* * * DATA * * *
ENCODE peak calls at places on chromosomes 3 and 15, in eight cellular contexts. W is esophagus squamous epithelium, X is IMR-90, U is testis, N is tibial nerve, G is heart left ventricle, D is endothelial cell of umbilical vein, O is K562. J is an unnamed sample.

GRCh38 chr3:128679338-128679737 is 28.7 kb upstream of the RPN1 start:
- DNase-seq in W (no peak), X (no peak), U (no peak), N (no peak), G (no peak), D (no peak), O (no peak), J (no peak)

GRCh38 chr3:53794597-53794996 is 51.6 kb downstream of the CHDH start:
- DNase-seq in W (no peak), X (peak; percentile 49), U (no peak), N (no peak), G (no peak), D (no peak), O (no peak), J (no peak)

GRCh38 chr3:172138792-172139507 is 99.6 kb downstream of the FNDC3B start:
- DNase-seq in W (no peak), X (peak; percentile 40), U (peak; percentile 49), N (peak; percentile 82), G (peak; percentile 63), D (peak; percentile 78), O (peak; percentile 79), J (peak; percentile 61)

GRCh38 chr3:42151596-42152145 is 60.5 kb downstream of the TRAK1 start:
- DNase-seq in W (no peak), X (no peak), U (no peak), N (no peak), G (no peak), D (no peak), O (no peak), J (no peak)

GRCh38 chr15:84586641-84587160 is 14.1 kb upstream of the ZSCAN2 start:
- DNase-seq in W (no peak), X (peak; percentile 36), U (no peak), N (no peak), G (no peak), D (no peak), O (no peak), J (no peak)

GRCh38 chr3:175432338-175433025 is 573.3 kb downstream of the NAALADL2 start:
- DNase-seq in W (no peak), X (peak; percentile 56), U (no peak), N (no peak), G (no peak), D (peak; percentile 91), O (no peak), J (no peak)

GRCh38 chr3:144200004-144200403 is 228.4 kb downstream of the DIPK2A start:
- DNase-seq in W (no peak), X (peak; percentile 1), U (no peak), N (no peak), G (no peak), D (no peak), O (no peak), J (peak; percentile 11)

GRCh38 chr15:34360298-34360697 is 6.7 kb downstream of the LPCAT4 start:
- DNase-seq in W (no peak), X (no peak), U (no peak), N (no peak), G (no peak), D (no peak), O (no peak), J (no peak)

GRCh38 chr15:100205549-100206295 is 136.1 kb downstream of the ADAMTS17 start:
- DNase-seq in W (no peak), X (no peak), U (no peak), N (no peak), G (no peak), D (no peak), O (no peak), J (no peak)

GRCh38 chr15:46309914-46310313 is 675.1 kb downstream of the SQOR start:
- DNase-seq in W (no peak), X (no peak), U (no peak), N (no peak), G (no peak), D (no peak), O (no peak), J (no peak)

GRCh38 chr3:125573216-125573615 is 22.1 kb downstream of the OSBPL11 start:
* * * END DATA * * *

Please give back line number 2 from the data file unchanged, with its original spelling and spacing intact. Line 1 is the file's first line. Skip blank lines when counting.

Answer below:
GRCh38 chr3:128679338-128679737 is 28.7 kb upstream of the RPN1 start: